In the aftermath of one of the most devastating
fire seasons in 100 years, the U.S. Forest Service is embarking
on a massive rehabilitation project in the Northern and Intermountain
West. With over 2 million acres burned in Montana and Idaho,
the expected Burned Area Emergency Rehabilitation costs are
close to $20 million dollars for those states alone.
Preliminary assessments of the extent and severity of burned
areas were made through observations from firefighters in
the field and via Forest Service airborne instruments, but
satellite observations such as those acquired by MODIS provide
more comprehensive evaluations of such a large burned area.
The results shown here are based on data acquired by MODIS
in July and September 2000.
image for a larger version.
These images are a demonstration of MODISs Vegetative
Cover Conversion (VCC) product, which uses MODIS 250-meter
resolution bands to assess changes in the type and amount
of vegetation at locations on the Earths surface on
a monthly basis. The 250-m bands detect light in the red and
near-infrared portions of the electromagnetic spectrum. The
VCC product detects change based on two characteristics of
the red and infrared radiation that the Earth reflects onto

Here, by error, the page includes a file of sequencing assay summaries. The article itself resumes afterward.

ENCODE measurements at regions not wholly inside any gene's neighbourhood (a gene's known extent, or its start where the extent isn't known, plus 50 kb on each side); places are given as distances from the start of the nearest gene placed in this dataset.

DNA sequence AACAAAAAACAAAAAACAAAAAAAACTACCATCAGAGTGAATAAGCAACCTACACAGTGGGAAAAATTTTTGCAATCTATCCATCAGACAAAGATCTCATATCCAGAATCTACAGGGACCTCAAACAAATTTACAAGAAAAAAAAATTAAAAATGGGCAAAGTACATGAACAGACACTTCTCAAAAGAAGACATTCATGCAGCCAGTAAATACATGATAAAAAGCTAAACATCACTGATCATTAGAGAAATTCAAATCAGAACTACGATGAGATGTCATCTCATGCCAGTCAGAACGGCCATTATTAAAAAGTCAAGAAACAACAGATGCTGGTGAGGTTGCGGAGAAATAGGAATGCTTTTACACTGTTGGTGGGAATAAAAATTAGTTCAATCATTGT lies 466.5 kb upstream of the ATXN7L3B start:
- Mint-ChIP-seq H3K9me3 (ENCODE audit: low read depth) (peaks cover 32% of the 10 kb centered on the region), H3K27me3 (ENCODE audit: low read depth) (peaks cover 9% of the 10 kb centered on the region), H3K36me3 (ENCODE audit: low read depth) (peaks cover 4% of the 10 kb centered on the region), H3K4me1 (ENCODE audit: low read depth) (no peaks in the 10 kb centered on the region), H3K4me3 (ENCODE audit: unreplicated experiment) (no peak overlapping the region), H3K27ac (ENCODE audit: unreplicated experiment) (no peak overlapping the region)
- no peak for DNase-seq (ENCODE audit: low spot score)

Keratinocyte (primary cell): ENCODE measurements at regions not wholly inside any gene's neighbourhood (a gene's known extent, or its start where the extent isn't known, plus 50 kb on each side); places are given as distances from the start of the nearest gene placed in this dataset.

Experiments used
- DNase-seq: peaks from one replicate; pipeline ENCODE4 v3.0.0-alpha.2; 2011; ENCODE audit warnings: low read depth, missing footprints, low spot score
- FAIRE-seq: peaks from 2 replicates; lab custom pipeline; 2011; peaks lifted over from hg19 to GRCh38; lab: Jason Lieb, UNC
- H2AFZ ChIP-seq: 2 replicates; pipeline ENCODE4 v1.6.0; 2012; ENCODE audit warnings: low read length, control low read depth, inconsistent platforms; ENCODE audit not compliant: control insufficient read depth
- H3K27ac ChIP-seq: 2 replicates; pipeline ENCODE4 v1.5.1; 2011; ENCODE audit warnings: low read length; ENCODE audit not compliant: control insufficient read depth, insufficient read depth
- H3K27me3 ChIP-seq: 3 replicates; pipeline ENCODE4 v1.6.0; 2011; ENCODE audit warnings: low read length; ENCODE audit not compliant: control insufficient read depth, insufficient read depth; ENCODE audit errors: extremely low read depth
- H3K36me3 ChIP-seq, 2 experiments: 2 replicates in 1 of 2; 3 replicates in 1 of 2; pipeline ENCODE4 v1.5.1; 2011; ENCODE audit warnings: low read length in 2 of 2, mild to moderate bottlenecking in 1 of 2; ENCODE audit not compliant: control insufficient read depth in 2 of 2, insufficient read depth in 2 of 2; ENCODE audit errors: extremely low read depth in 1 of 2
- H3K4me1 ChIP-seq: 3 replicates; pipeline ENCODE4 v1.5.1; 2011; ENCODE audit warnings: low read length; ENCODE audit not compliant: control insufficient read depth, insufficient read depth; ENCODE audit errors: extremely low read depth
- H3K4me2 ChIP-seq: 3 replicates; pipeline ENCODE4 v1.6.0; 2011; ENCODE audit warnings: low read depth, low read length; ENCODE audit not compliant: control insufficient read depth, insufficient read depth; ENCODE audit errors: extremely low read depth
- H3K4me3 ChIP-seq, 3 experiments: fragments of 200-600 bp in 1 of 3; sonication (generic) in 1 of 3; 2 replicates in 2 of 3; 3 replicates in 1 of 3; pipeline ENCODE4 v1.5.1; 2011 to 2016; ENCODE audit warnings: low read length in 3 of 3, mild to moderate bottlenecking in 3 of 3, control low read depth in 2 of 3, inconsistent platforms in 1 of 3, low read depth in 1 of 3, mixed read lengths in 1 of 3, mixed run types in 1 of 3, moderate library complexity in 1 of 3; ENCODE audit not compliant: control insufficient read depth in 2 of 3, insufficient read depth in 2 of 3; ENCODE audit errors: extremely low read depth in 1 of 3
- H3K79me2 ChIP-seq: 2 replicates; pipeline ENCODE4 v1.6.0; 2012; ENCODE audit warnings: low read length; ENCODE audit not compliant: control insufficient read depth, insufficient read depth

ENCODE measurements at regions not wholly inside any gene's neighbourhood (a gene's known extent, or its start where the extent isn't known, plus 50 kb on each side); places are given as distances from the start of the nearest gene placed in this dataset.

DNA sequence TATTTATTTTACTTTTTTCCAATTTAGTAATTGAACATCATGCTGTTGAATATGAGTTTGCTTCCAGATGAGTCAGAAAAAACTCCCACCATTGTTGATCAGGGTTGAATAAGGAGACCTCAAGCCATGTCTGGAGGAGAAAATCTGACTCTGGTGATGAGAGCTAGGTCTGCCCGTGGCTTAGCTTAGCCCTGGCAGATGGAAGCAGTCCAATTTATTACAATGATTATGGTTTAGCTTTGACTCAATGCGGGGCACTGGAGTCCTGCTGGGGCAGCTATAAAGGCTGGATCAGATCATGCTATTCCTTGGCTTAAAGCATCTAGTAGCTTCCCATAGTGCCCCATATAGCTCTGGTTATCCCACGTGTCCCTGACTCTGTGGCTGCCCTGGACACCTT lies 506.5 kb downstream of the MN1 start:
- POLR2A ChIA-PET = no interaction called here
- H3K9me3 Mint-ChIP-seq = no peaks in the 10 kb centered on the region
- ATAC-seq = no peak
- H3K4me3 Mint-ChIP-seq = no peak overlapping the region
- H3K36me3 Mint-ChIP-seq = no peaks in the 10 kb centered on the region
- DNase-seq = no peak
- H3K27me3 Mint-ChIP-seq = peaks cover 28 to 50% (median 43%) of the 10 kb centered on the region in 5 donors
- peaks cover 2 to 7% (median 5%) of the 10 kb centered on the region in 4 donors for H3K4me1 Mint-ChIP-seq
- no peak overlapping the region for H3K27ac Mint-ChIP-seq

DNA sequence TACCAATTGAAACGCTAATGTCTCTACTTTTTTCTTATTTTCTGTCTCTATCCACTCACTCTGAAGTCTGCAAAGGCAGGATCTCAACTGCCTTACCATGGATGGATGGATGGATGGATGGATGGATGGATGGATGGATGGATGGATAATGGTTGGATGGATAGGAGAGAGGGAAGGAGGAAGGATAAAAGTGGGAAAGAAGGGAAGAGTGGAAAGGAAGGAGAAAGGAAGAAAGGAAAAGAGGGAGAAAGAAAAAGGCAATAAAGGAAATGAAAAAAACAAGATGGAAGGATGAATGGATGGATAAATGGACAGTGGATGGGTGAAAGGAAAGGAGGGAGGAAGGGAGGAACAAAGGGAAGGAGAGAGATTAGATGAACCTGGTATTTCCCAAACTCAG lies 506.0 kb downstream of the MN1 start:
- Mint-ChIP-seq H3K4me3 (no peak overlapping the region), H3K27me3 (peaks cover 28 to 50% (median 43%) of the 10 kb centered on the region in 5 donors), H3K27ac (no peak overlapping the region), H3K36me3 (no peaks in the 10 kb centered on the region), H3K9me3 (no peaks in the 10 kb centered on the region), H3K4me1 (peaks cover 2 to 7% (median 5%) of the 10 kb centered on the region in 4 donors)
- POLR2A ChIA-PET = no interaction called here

MODIS detectors: brightness and greenness.
The brightness, or intensity, of radiation reflected from
bare ground is high because there is nothing to absorb it.
A dense forest, on the other hand, absorbs most of the incoming
red radiation, so its brightness is low. The light that a
doesnt absorb well is infrared, and so heavily vegetated
areas reflect a high proportion of infrared light. The combination
of low red and high infrared reflectance is often referred
to as "greenness."
The VCC product classifies five types of land cover based
on different combinations of brightness and greenness: forest,
non-forest, bare ground, flooding, and burn scar. A forest
is low brightness, high greenness. When the forest is cleared
for agriculture or urban development it shows the high
brightness and low greenness characteristic of bare ground.
So how does the VCC product detect recently burned forested
land, like in these images of the Idaho/Montana border region?
By detecting when a point on the ground goes from low brightness/high
greenness to low brightness/low
greenness, MODIS can tell where dark, partially burned vegetation
has replaced green vegetation.
In these visualizations, the VCC product has identified several
large burn scars, which stand out in deep green against the
brighter green of the remaining forest. The area shown includes
the Clear Creek, Diamond Complex, Wilderness Complex, and
Valley Complex fires. The first image shows the pre-fire landscape
(July 2000); the second image shows the same area after the
fires (September 2000). The final image shows the VCC-detected
change superimposed over the post-fire image. The total burned
area shown in the large images (July
Area) is 3,391 square kilometers.
MODIS 250-m resolution VCC product will serve as an
alarm system that warns scientists of possible significant
land cover change. Scientists can then turn to higher-resolution
sensors such as Landat-7, ASTER, or Ikonos for a detailed
look at an area. Other applications of the VCC algorithm include
detection of flooding, urbanization, and logging.